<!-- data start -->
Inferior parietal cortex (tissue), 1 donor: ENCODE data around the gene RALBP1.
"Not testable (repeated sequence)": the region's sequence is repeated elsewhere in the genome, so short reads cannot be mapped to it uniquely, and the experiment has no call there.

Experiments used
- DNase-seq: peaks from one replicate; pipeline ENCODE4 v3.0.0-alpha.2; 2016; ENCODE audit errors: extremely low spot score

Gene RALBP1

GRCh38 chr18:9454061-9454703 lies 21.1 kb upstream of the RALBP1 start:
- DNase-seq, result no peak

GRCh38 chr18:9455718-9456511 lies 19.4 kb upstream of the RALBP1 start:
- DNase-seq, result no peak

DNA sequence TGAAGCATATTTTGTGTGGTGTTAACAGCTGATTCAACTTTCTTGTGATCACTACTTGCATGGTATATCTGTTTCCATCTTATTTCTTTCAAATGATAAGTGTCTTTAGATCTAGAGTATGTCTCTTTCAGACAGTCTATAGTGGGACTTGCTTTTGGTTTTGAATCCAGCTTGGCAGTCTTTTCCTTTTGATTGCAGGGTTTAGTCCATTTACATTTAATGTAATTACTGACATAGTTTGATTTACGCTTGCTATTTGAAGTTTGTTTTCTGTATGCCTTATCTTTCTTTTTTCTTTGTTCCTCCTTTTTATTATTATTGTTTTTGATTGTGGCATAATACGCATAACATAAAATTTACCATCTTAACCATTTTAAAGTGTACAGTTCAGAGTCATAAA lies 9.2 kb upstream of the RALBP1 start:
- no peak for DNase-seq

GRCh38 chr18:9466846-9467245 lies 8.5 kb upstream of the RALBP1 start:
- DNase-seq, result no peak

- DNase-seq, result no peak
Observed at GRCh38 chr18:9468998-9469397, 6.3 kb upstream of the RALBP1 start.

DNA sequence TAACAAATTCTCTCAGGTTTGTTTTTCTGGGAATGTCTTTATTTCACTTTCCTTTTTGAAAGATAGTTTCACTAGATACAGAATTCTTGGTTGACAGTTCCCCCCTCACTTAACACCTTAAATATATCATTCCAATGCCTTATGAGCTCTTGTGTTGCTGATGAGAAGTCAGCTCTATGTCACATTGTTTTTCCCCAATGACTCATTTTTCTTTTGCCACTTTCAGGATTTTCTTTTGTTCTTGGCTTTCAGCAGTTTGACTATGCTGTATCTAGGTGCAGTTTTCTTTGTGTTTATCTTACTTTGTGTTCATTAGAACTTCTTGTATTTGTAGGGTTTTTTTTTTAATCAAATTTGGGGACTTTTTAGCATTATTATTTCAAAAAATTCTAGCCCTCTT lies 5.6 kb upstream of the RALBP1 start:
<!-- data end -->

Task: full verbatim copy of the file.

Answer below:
Inferior parietal cortex (tissue), 1 donor: ENCODE data around the gene RALBP1.
"Not testable (repeated sequence)": the region's sequence is repeated elsewhere in the genome, so short reads cannot be mapped to it uniquely, and the experiment has no call there.

Experiments used
- DNase-seq: peaks from one replicate; pipeline ENCODE4 v3.0.0-alpha.2; 2016; ENCODE audit errors: extremely low spot score

Gene RALBP1

GRCh38 chr18:9454061-9454703 lies 21.1 kb upstream of the RALBP1 start:
- DNase-seq, result no peak

GRCh38 chr18:9455718-9456511 lies 19.4 kb upstream of the RALBP1 start:
- DNase-seq, result no peak

DNA sequence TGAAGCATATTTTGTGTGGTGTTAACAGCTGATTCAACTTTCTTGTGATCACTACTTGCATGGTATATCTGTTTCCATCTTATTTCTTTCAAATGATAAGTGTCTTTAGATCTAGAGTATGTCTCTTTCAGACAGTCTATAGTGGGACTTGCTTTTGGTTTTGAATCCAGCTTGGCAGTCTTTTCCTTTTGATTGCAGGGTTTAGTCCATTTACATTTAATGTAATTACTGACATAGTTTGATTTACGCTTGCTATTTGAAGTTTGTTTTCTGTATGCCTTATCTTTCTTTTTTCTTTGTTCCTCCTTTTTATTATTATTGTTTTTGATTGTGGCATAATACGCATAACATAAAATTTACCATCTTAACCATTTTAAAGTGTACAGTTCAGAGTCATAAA lies 9.2 kb upstream of the RALBP1 start:
- no peak for DNase-seq

GRCh38 chr18:9466846-9467245 lies 8.5 kb upstream of the RALBP1 start:
- DNase-seq, result no peak

- DNase-seq, result no peak
Observed at GRCh38 chr18:9468998-9469397, 6.3 kb upstream of the RALBP1 start.

DNA sequence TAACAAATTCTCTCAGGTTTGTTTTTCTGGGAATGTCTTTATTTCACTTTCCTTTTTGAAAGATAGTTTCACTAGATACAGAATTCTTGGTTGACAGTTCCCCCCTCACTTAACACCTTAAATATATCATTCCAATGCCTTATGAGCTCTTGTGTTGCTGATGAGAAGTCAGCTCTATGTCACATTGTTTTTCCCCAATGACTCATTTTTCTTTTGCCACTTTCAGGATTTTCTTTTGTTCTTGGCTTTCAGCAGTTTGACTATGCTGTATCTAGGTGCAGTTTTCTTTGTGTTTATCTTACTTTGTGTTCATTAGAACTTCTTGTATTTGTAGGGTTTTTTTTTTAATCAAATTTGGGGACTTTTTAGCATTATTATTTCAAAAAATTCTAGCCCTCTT lies 5.6 kb upstream of the RALBP1 start: